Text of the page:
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Tuesday 26 January 2021

UCLan granted funding to research new malaria treatments

University part of National Institute of Health USA international project

A University of Central Lancashire (UCLan) professor has received funding from the National Institute of Health in the USA for an international project researching new treatments for malaria.

Professor Kamalinder Singh, from the School of Pharmacy and Biomedical Sciences, is collaborating with the La Jolla Infectious Disease Institute in San Diego on a $468,500 two-year project into treatments for cerebral malaria, the most severe neurological complication of the disease that can lead to brain damage.

The two-year investigation will evaluate a potentially useful complementary treatment for cerebral malaria, a disease which is responsible for most of the 400,000 deaths a year attributed to falciparum malaria, the most dangerous type of the disease caused by the parasite Plasmodium falciparum and for which no additive treatment for protection against neurological impairment exists.

Working with Professor Van der Hyde from La Jolla, the researchers will focus on how chemotherapy and adjunct nanoparticle-based therapy can kill the parasite and protect the brain from damage at the same time in cerebral malaria. Adjunct therapy will complement primary therapy to improve patient outcomes.

"Through this project we aim to develop a new combinatory approach using nanoparticle based adjunctive therapy to complement the primary antimalarial chemotherapy treatment. The adjunctive therapy, will protect against neuronal dysfunction and death, while the chemotherapy kills the malaria parasite."

UCLan Professor of Pharmaceutical Technology and Drug Delivery Kamalinder Singh

Professor Singh said: “Cerebral malaria is the most severe neurological complication of infection caused by malarial parasite Plasmodium falciparum. Mortality is high even after adequate anti-parasite chemotherapy, and some surviving patients sustain brain injury which manifest as long-term neuro-cognitive impairments.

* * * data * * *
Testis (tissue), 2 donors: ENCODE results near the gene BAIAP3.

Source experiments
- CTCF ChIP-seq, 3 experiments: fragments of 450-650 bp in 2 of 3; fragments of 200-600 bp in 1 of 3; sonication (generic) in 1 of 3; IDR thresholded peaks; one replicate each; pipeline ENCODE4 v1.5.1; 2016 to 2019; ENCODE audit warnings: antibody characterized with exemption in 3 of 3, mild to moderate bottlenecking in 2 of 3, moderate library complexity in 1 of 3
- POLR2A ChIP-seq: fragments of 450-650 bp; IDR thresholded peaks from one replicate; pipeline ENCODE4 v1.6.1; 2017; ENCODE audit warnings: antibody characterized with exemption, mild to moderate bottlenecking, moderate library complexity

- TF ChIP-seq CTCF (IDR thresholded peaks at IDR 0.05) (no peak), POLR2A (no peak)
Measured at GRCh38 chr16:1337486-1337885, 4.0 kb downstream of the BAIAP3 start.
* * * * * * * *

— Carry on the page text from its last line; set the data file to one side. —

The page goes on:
“Through this project we aim to develop a new combinatory approach using nanoparticle based adjunctive therapy to complement the primary antimalarial chemotherapy treatment. The adjunctive therapy, will protect against neuronal dysfunction and death, while the chemotherapy kills the malaria parasite.”

Malaria continues to be a deadly disease in tropical and sub-tropical countries with high mortality rate, targeting largely children, every year world-wide. Other than causing thousands of deaths, cerebral malaria is now considered a leading cause of neuro-disability in African children.

This research collaboration brings together Professor Van der Hyde’s experience in cerebral malaria with the nanotechnology and drug delivery expertise of Professor Singh. The awarding panel noted the strength of the interdisciplinary team and appreciated that the project is highly significant and innovative. The success of study will set a new standard in cerebral malaria treatment.

This research builds on Professor Singh’s patented technology on protein nanoparticles, which make use of nanocarriers 10,000 times smaller than a human hair to deliver the treatment preferentially to malaria infected red blood cells.